Shackles: An Everyday Story

An Epiphany
ShacklesThe clouds tumbled across a gray twilight sky. Circles of wind were turning leaves inside out. Trees bent in submission to a higher power.

The air was cool and easy, with a hint of freshness beneath the strong scent of a storm. Off in the distance little flashes of lightning flittered about like mythic nymphs dancing—or perhaps it was the wings of angels fluttering. Rain was coming, riding in on a well-worn trail. I sat on the porch of the cabin watching and waiting. The temperature had taken a drastic nosedive, transforming a scorcher into a pleasant evening.

Shackles2The sky darkened. I filled my lungs with the gathering gloom. It was good to be alone in the mountains with no one tugging at me. The sociopaths hell-bent on conforming to the dictates of propriety could scramble up the success ladder without me, thank you very much.

I’d had an epiphany. Life was much more than climbing the rungs of someone else’s perception of achievement. There were more important matters than hitting marks and toeing lines. That knowledge ripped into me and set-off a celebratory torrent of action. Every deadline and commitment had been dispatched to a place of no return—torched in a bridge-burning orgy for the ages.

It had been an awesome independence proclamation. I’d unleashed the black dogs and let them howl in menacing glee as tongues of flames consumed the shadows of the jokerman I’d become. The shock had put some into a stuttering state of finger-pointing condemnation.

Somewhere far behind me an ash heap of expectations still smoldered. Harlequin mockers gossiped merrily as fragments of my flesh were roasted over the coals. Tiny pieces of me carved up and cooked by those small-minded enough to snap to attention and salute smartly whenever the stout guardians of political correctness bellowed a command.

Shackles4The air was getting wet and heavy, almost misty. Overhead lightning flickered and thunder crackled as though boulders were being slammed up against great slivers of flint. The heavenly fireworks comforted me.

I pushed back and forth in the rocker. It was so stinking peaceful to do so—that simple motion of slowly rocking stirred something marvelously tranquil in the nether regions of my soul. I ran through a mental checklist—there was nothing left to do, no t needed to be crossed, no i required a dot. Those days were gone—there’d be no more jumping through hoops for the man. I was free—if being free meant having no place to go and no one anticipating your presence, then I was free indeed.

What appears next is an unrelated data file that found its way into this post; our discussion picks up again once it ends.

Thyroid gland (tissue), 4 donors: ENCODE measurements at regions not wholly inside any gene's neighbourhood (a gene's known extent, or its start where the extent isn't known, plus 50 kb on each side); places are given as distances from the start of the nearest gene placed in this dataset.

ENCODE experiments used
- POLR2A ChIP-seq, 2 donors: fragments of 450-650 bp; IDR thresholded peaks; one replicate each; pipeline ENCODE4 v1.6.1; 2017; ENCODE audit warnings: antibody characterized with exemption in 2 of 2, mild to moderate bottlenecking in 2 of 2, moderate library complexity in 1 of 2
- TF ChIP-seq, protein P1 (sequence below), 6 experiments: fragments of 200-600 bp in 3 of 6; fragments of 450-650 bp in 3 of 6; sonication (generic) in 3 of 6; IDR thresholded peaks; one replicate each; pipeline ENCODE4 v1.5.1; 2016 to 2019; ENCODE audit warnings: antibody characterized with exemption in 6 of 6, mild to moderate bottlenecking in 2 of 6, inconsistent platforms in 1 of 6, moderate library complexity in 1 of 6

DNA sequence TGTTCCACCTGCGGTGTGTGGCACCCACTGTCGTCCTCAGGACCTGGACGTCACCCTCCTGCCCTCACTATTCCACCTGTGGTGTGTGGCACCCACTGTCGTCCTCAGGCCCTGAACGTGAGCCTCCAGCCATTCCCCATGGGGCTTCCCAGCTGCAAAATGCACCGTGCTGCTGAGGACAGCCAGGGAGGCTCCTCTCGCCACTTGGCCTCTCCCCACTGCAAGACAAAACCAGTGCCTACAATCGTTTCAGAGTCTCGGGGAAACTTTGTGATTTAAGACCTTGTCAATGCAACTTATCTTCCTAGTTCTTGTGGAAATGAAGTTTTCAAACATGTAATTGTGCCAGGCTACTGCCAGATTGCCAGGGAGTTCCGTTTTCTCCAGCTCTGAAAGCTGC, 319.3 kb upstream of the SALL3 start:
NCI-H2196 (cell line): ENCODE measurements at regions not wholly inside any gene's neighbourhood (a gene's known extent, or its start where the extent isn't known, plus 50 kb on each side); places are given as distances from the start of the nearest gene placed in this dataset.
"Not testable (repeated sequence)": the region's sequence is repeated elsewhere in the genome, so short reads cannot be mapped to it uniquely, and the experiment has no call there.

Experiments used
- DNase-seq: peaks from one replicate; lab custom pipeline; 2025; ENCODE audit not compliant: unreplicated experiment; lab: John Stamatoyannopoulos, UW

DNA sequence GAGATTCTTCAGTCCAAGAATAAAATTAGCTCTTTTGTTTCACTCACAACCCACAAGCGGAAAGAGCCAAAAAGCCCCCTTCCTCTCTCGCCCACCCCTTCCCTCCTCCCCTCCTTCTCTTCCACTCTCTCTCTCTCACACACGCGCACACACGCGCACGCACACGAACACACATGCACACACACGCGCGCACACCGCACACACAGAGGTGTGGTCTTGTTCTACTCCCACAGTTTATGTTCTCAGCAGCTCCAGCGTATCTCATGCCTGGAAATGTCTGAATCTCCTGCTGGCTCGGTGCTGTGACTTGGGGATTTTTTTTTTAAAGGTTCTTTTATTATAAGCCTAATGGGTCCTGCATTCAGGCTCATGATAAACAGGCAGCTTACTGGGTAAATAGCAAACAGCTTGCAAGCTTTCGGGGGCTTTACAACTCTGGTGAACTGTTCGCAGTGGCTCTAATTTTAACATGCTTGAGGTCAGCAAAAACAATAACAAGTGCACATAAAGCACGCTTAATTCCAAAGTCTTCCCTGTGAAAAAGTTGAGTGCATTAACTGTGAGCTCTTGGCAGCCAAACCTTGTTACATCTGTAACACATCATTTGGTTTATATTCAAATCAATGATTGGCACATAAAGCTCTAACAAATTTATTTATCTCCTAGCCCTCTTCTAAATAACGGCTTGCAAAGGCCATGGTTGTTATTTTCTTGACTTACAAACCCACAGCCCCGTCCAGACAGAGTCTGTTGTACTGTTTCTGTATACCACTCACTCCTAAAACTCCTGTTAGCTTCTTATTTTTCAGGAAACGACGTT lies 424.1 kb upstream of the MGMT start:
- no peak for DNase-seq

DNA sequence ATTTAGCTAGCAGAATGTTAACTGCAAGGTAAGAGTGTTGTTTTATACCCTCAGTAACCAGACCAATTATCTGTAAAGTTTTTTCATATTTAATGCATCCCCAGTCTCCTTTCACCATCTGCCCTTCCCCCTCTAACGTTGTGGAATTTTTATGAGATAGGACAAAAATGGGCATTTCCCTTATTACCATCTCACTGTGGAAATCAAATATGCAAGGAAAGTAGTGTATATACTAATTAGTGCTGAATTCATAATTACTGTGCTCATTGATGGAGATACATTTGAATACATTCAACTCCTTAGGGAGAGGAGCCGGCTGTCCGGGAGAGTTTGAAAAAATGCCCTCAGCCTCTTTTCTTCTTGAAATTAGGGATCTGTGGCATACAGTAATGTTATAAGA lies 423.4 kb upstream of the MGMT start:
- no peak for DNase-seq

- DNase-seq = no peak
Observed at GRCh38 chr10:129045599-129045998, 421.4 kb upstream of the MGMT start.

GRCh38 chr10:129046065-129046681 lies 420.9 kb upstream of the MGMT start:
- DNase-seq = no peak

The rain arrived in a sudden sweeping burst. It came in on a slant—a sheet of great big gobs that struck me sideways. I rose out of the rocking chair, walked off the porch and stood in the drenching downpour. I am a child . . . I am a man . . . I am perpetually betwixt and between. I am a dreamer who frolics on a hillside and laughs in the face of the ancient jester and thief. With arms outstretched and eyes straining upward, a song sprang from my lips. I turned a pirouette and was released as the windswept thunderstorm of glorious beauty and wonder washed over me.

It was a breathtaking baptism, and in that mystic cleansing moment I escaped. The race that changes individuals into snaggle-toothed rats tread-milling along would be for others, not me. The essence of who I am floated into the ether of unconsciousness. I drifted along on an easy jet stream until sweet freedom swaddled me in its soothing warmth.

All of the above happened only inside my brain.

The Way I Am
“The way I am, don’t fit my shackles. The way I am, reality. I can almost see that bobber dancing. So I just dream, keep on being the way I am.” ~Sonny Throckmorton~

Reality for me is radically different than that fanciful daydream, though obviously, elements of it have deep roots within me. In this I doubt that I’m alone—it is universal that, more often than not, the human condition means being connected to an unending chain of responsibility.